Combating Compassion Fatigue


Exhausted decision maker teacher cover image

Have you heard of the term compassion fatigue? Did you know that it can set in over a period of years or as little as 6 weeks? (Elliot, Elliot, and Spears, 2018).  If you are a teacher, parent or caregiver, you might be experiencing compassion fatigue right now and not even be aware.  

“Compassion fatigue is a combination of physical, emotional, and spiritual depletion associated with the trauma-related work we do where others are in significant emotional pain or physical distress.  It’s known as the high cost of caring.” (Fisher, Frey, Hattie, 2020, p. 20).

In The Distance Learning Playbook, authors, Doug Fisher, Nancy Frey, and John Hattie offer the following list as signs of compassion fatigue:

  • Isolation
  • Emotional outbursts
  • Sadness, apathy
  • Impulse to rescue anyone in need
  • Persistent physical ailments
  • Substance abuse
  • Hypervigilance or hyperarousal
  • Recurring nightmares or flashbacks
  • Excessive complaints about colleagues, management or those being helped

Compassion fatigue, also known as secondary traumatic stress, can lead to chronic exhaustion, a sense of hopelessness, anxiety, and guilt, so it is imperative that we care for ourselves during these stressful and trying times.  In the article,  Preventing Compassion Fatigue: Caring for Yourself authors, Erdman, Colker, and Winter suggest teachers attend to their physical, mental, social, emotional, and spiritual needs in order to best care for and teach their students.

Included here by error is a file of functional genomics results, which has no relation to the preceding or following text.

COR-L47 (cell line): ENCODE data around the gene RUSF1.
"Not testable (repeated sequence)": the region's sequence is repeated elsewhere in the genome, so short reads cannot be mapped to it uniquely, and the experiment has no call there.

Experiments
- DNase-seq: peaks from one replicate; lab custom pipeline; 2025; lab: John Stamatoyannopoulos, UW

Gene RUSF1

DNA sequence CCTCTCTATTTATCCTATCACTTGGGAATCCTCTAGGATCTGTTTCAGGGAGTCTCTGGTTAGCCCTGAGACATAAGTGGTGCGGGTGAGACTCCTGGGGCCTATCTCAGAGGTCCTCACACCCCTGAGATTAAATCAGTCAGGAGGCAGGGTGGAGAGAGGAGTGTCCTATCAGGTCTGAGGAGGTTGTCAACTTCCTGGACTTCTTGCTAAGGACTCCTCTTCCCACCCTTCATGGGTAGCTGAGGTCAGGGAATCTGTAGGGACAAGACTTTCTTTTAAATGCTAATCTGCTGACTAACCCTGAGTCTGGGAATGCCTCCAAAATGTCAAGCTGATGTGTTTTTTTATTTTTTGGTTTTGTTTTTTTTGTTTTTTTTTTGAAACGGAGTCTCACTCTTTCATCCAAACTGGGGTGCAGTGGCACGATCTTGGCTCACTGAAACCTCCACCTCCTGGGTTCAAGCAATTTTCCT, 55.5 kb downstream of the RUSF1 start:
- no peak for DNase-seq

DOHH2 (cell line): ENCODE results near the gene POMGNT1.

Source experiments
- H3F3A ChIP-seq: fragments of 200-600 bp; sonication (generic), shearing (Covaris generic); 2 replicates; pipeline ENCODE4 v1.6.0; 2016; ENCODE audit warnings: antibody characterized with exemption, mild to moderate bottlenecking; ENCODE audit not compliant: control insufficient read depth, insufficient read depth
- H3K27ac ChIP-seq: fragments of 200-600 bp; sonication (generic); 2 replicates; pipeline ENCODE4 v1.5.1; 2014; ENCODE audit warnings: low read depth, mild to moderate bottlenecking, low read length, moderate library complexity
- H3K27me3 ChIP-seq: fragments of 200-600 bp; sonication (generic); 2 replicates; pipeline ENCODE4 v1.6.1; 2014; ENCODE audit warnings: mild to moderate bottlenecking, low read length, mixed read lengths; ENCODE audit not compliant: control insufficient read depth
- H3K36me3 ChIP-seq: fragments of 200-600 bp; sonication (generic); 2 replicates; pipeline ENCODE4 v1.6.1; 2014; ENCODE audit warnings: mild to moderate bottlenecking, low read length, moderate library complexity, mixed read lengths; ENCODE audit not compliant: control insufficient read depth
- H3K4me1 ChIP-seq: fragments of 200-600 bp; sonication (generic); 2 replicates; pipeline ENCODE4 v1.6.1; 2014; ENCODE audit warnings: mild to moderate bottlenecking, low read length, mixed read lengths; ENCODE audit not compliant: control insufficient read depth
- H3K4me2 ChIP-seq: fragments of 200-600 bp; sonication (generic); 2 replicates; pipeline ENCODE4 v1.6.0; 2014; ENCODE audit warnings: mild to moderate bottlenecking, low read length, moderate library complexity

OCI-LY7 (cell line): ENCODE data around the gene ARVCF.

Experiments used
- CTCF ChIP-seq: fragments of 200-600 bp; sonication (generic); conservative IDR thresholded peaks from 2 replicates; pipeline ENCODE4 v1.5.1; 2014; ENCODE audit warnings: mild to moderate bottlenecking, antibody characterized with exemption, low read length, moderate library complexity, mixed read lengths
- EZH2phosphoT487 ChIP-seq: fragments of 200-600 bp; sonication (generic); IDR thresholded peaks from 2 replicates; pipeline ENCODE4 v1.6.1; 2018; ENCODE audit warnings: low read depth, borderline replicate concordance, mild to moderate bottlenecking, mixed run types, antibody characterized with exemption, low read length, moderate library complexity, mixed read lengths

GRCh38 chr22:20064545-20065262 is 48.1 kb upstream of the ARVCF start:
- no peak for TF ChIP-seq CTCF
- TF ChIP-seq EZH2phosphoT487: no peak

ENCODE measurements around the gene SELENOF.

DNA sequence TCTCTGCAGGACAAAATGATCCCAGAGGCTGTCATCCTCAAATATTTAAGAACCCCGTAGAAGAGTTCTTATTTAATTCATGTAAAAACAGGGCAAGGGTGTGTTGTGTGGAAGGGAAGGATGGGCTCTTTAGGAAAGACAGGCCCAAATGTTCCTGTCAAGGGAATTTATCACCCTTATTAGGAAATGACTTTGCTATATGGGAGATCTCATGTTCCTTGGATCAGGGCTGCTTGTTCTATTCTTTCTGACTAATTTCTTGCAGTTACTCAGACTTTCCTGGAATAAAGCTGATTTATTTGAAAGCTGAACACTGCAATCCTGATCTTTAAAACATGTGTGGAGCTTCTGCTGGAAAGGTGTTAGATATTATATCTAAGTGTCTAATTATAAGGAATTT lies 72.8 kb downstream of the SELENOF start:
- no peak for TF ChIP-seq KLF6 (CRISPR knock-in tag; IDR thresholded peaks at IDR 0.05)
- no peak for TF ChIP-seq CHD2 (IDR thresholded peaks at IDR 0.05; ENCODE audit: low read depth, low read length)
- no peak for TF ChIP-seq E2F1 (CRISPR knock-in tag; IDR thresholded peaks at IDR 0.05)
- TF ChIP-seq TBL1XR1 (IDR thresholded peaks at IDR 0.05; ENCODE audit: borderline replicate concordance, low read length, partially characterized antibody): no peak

Yoga pose

Ideas include practicing self-care strategies and mindfulness, creating routines for exercise, healthy eating, reframing negative thoughts and creating a self-care action plan.  All together, these practices will combat the compassion fatigue or secondary trauma that teachers may be experiencing. Accountability is important in education, let’s hold ourselves and our peers accountable for self care as well!

Please feel free to contact Michelle Haberman (mhaberman@centralriversaea.org) or Jessie Blohm (jblohm@centralriversaea.org) for more information.

Elliot, K. W., Elliott, J. K., & Spears, S. G. (2018). Teaching on empty. Principal, 98(2), 28-29.

Erdman, S., Colker, S. J., & Winter, E. C. (2020). Preventing compassion fatigue: Caring for yourself. Young Children, 75(3). Retrieved October 20, 2020, from https://www.naeyc.org/resources/pubs/yc/jul2020/preventing-compassion-fatigue

Fisher, D., Frey, N., Hattie, J. (2020). The distance learning playbook: Teaching for engagement & impact in any setting. Corwin.